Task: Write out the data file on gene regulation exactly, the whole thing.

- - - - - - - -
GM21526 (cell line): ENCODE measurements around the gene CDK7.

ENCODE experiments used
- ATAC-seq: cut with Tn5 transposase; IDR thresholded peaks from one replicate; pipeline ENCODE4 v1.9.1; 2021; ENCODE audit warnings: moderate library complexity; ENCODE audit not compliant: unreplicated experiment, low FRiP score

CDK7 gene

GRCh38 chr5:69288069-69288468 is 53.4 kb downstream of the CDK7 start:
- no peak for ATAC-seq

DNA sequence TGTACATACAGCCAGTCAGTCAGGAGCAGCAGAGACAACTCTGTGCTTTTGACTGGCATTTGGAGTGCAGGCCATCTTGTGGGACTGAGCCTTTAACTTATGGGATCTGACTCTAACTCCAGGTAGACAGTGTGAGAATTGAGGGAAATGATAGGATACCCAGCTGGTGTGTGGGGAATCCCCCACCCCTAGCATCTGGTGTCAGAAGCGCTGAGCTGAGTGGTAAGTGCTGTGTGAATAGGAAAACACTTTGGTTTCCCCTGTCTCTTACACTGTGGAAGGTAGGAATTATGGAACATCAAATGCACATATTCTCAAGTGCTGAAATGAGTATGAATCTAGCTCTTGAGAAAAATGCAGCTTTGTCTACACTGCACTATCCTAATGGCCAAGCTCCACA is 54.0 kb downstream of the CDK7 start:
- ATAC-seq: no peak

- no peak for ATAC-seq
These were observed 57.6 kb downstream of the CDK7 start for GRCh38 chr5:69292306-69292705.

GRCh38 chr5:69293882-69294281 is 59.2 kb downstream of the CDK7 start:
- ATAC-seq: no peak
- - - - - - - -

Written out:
GM21526 (cell line): ENCODE measurements around the gene CDK7.

ENCODE experiments used
- ATAC-seq: cut with Tn5 transposase; IDR thresholded peaks from one replicate; pipeline ENCODE4 v1.9.1; 2021; ENCODE audit warnings: moderate library complexity; ENCODE audit not compliant: unreplicated experiment, low FRiP score

CDK7 gene

GRCh38 chr5:69288069-69288468 is 53.4 kb downstream of the CDK7 start:
- no peak for ATAC-seq

DNA sequence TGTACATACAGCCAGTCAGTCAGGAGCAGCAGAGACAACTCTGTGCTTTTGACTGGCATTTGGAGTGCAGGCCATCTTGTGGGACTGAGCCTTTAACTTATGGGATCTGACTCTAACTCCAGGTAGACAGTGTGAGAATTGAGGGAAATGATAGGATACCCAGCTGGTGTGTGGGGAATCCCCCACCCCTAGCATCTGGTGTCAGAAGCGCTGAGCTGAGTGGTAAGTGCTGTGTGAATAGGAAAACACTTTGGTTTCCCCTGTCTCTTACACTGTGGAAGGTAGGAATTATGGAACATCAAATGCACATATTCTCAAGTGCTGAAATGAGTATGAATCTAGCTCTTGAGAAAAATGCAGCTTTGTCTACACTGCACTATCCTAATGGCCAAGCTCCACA is 54.0 kb downstream of the CDK7 start:
- ATAC-seq: no peak

- no peak for ATAC-seq
These were observed 57.6 kb downstream of the CDK7 start for GRCh38 chr5:69292306-69292705.

GRCh38 chr5:69293882-69294281 is 59.2 kb downstream of the CDK7 start:
- ATAC-seq: no peak